Side effects of radiotherapy
This depends on the type of radiotherapy and where the tumour is in the eye. Your doctor, specialist nurse or radiographer will explain what to expect during treatment and any likely side effects. You may have side effects during treatment or months or years after treatment.
Side effects may include pain in the eye, or changes to your eyesight. Often your doctor can improve these with drugs or other treatments, such as surgery.
Sometimes, radiotherapy causes permanent damage to your eyesight. But this is becoming less common as newer radiotherapy treatments are developed.
We have more information about radiotherapy. If you have any questions, contact our cancer support specialists free on 0808 808 00 00, Monday–Friday, 9am–8pm. Or you can order online at be.macmillan.org.uk.
This may involve removing just the tumour, a small part of the eye, or sometimes the whole eye. The type of surgery you have depends on the size and position of the tumour.
Conjunctival melanoma is often treated with surgery. The specialist surgeon is usually able to remove the tumour from the surface of the eye. You may only need a local anaesthetic to have this small operation.
If you need surgery to remove a uveal melanoma, you will have a general anaesthetic and a slightly longer operation.
The thought of having any type of surgery to your eye can be frightening, and you may have worries about how your sight will be affected. Your eye surgeon or specialist nurse will explain what to expect and answer any questions before your operation.
Rarely, some people will need a bigger operation to remove the whole eye or the eye and nearby tissue. Your surgeon will always try to preserve your eye if possible. They will only advise this type of surgery if it’s absolutely necessary.
For many people, this suggestion can be quite shocking. You may need to carefully talk this over several times with your doctor and specialist nurse before you make a decision. They may arrange extra support to help you cope during this difficult time, such as counsellors or patient support groups.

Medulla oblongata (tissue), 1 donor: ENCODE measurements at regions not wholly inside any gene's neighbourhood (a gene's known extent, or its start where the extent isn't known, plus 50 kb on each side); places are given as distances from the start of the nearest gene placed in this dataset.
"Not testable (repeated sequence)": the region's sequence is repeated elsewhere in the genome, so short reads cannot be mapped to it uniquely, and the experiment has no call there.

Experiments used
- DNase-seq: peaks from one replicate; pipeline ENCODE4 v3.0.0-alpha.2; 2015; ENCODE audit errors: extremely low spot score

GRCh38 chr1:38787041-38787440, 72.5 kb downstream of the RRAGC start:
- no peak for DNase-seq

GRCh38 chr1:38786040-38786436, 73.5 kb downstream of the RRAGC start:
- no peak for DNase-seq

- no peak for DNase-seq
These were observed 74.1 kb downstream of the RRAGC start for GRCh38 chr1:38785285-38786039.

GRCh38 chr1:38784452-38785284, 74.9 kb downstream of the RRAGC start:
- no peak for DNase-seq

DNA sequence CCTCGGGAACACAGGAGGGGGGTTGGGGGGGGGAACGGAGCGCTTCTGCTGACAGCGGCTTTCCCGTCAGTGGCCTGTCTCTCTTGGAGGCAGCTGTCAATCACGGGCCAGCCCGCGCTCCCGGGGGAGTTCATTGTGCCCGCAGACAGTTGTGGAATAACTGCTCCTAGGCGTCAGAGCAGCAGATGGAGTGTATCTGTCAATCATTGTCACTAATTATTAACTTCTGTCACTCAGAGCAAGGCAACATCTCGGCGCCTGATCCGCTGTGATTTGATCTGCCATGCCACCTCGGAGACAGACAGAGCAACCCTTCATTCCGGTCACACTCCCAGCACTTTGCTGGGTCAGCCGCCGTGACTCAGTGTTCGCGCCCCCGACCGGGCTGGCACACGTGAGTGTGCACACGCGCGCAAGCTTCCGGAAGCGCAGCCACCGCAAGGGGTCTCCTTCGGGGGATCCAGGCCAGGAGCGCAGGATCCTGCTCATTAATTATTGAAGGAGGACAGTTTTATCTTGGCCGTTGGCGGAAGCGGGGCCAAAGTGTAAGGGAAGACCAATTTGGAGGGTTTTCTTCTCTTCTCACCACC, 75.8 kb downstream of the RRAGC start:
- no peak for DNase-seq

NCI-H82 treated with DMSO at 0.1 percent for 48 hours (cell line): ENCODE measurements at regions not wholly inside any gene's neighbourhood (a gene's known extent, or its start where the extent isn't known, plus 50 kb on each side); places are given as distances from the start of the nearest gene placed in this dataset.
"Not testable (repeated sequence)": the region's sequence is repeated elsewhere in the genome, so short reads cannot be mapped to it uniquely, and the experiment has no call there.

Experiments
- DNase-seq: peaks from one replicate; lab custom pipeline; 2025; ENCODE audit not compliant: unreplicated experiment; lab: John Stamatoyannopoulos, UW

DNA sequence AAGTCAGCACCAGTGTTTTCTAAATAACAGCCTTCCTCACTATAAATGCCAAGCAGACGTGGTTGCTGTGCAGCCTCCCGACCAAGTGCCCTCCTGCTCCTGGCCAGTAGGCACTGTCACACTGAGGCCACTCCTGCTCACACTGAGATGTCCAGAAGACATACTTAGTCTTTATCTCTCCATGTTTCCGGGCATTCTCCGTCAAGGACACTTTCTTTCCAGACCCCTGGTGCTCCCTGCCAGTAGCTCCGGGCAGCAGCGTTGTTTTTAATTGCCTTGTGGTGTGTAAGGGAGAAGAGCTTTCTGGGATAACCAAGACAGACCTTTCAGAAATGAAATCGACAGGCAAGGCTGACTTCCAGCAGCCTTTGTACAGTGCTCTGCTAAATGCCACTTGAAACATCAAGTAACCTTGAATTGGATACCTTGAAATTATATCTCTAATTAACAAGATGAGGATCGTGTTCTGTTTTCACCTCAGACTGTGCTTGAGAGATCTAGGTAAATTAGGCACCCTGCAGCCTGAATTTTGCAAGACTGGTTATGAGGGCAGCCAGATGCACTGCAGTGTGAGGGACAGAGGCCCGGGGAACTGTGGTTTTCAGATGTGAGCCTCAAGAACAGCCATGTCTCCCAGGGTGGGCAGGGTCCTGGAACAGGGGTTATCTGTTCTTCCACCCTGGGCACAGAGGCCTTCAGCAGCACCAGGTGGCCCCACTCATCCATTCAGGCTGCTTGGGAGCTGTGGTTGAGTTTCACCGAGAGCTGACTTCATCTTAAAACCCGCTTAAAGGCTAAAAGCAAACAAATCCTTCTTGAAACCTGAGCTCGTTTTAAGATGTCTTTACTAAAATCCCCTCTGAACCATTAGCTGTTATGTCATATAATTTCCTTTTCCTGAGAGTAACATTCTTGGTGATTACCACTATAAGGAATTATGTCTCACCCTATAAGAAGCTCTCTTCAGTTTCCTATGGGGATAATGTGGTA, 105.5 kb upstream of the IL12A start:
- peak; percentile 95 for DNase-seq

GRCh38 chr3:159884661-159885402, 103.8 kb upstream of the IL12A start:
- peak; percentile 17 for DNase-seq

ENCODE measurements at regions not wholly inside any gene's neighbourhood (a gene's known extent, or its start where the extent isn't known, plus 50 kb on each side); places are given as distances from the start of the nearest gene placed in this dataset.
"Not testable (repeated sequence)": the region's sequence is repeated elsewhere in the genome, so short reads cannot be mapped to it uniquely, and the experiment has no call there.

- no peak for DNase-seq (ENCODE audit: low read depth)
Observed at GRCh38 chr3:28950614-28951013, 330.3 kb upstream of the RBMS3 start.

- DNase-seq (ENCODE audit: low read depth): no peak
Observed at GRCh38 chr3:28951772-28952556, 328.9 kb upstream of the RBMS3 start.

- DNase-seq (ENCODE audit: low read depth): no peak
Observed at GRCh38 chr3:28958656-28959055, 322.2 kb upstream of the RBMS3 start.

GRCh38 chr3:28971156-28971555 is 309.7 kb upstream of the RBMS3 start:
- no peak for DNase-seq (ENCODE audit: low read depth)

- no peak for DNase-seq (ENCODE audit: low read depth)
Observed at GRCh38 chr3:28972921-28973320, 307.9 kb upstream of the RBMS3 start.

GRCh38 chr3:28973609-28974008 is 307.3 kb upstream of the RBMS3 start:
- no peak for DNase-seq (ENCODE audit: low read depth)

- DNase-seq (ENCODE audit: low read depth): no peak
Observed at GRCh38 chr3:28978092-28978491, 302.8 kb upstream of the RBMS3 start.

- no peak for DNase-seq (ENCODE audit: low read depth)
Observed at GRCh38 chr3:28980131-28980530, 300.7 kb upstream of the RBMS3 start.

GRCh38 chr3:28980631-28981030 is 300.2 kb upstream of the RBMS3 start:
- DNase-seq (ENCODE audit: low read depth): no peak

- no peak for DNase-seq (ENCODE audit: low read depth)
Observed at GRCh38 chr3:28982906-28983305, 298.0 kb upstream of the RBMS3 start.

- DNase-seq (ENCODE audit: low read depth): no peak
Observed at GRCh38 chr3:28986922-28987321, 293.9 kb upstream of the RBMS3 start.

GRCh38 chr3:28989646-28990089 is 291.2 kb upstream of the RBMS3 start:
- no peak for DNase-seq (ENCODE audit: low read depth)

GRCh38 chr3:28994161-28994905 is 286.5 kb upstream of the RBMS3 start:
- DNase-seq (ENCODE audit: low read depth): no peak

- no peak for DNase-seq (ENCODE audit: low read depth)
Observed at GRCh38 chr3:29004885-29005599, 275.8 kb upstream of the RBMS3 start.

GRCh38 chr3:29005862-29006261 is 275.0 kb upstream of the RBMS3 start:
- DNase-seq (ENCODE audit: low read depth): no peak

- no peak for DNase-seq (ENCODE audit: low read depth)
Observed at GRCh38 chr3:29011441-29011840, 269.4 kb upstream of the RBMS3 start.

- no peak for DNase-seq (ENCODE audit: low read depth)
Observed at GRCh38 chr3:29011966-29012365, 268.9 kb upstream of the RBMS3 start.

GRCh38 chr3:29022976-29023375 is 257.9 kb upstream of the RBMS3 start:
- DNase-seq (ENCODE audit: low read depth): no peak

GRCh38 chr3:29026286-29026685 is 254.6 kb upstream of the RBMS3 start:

You may also find the useful organisations listed below helpful.
Removing the eye (enucleation)
This operation is not common but is sometimes used to treat uveal melanoma. If the cancer is large or in a difficult position, or if your eye is already blind and painful, the surgeon may advise removing the whole eyeball.
During the operation, the surgeon removes the eyeball, puts an eye-shaped implant into your eye socket and covers it with tissue. The implant usually fills most of the space where your eyeball was. The surgeon attaches your eye muscles to the implant so that it moves like your eye.
Several weeks after the operation, you have an artificial eye (prosthesis) made. An artist makes the prosthesis to match your other eye as closely as possible. You wear the prosthesis over the implant. Because the implant moves, your prosthesis should also move quite naturally.
Removing the eye and nearby tissue (orbital exenteration)
This type of surgery is rarely needed. But it may be used to treat a large conjunctival melanoma that has spread to areas around the eye. The surgeon removes the eyeball and nearby tissue such as the eyelids.
After the operation, you may have a facial prosthesis (false part) that covers the eye socket with false eyelids, lashes and an artificial eye. The false eye will not be able to move or blink. The prosthesis can be worn on a pair of glasses, or fixed to your face with special glue. Sometimes, the prosthesis can be fitted to studs that the surgeon fixes into the bone around the eye socket.
Anyone needing this operation will be given a lot of support from their healthcare team before surgery. You may meet a counsellor or psychologist for more specialised support.
Other treatments are sometimes used. They may be used as the main treatment for eye melanoma, or to reduce the risk of the melanoma coming back.
Transpupillary thermotherapy (TTT)
This can be used to treat very small uveal melanomas, or after radiotherapy to reduce the risk of the cancer coming back. The doctor gives you a local anaesthetic then uses a type of laser beam to destroy the cancer cells by heating them. You may need more than one treatment. You can usually go home a few hours after treatment.